Fraser Valley Pest Assessment Inventory - Pest Analysis 2017

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Introduction

As our climate changes, weather patterns are expected to shift (Beddington et al. 2012; Vermeulen et al. 2012), which could significantly alter growing conditions and therefore the populations of insects, weeds, pathogens and invasive species across the Fraser Valley (Climate Action Initiative, 2015). These changes are likely to increase the complexity and challenges associated with pest management.

In 2016, an inventory was created that documented pest-related activities in the Fraser Valley, as well as perceived pest threats across 30 agricultural commodities. The pest-related activities included research, outreach, monitoring, and surveillance, and resulted in a list of over 300 projects that have been conducted in the Fraser Valley over the past five years. In addition to this information, interviews were conducted with specialists, growers and producers to establish top priority pests or pests that were believed to be an increasing threat to each commodity. This is a wealth of information for the region and further analysis would be valuable for identifying key areas for future attention and investment. The additional analysis of the Fraser Valley Pest Assessment Inventory undertaken below is intended to assist in focusing activities and research to mitigate pest-related impacts on the agricultural community in this region. This initial assessment could provide a platform for a cohesive and coordinated approach to shared pest threats, and will inform a series of fact sheets that will improve the availability of relevant management information for Fraser Valley producers.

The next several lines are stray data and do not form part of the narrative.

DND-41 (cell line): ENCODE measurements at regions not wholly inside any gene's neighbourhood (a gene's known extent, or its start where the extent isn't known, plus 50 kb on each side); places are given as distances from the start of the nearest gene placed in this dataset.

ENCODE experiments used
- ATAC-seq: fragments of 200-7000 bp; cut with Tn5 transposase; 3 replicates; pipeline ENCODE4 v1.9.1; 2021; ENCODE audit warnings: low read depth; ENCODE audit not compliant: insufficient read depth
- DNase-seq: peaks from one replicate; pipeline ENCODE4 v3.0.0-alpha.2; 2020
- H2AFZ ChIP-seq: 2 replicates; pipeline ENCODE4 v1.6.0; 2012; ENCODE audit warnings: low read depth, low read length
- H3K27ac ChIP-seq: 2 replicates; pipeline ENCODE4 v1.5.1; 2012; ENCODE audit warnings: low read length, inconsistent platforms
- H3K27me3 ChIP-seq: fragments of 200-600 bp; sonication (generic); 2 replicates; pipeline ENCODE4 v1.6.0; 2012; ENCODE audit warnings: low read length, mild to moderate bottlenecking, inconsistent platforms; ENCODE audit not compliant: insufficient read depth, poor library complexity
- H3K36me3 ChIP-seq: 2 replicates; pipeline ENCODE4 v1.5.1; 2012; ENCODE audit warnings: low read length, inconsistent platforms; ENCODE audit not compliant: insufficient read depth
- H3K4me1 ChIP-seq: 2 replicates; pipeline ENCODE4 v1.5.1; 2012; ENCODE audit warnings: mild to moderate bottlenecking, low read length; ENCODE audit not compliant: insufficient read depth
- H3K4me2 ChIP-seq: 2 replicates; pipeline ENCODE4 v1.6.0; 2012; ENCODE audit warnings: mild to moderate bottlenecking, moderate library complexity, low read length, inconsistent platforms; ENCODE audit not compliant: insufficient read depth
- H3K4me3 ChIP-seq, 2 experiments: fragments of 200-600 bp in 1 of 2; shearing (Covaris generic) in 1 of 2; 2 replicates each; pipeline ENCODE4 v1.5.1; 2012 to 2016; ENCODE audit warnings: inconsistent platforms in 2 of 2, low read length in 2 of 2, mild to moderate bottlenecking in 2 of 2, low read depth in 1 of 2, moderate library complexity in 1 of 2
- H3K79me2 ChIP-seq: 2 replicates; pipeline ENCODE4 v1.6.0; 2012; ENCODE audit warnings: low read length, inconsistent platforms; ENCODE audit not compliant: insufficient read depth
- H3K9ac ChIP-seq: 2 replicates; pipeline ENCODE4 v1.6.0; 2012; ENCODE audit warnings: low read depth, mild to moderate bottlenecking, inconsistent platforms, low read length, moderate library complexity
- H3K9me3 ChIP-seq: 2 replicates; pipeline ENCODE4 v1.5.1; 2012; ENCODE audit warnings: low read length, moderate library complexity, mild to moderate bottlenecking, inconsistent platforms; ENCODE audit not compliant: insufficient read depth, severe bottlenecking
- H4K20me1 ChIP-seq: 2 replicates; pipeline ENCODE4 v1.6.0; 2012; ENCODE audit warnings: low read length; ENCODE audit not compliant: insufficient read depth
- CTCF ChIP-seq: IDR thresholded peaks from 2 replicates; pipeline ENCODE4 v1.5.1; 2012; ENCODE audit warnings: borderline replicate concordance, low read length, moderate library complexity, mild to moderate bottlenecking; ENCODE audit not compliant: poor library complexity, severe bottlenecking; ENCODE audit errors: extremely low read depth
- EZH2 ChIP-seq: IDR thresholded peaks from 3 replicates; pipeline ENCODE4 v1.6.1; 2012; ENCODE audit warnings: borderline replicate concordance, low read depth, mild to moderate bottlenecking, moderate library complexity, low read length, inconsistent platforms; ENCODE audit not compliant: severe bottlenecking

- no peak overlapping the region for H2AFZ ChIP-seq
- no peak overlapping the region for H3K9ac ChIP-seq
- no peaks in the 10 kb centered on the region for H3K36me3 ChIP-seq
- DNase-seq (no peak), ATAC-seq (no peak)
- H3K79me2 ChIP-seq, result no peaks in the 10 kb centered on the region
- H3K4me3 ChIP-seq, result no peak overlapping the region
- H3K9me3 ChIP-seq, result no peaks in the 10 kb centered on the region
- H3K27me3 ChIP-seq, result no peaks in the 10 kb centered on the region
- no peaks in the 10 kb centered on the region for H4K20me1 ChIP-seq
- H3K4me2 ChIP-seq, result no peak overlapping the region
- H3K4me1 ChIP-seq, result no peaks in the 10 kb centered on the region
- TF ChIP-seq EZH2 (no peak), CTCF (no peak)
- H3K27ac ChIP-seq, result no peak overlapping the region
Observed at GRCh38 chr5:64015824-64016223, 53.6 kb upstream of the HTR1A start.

This analysis below focuses on the pests of importance that are identified through the inventory. It is important to note that ‘pest’ refers to any living organism that causes economic damage to a crop or livestock commodity, and therefore encompasses diseases, plants, and animals. The objective of the inventory analysis is to identify emerging pest threats, as well as to categorise established pests for which attention is needed. The categories utilized for analysis of the inventory are: pests affecting multiple commodities; pests with potential for cross-commodity research; pests affecting just one commodity; and emerging pests.

Following this analysis, fact sheets on a selected short-list of pests will be created to improve knowledge and promote management. A communications plan has been included with this analysis to ensure that the fact sheets are distributed using the preferred methods of communication that were identified in the inventory.

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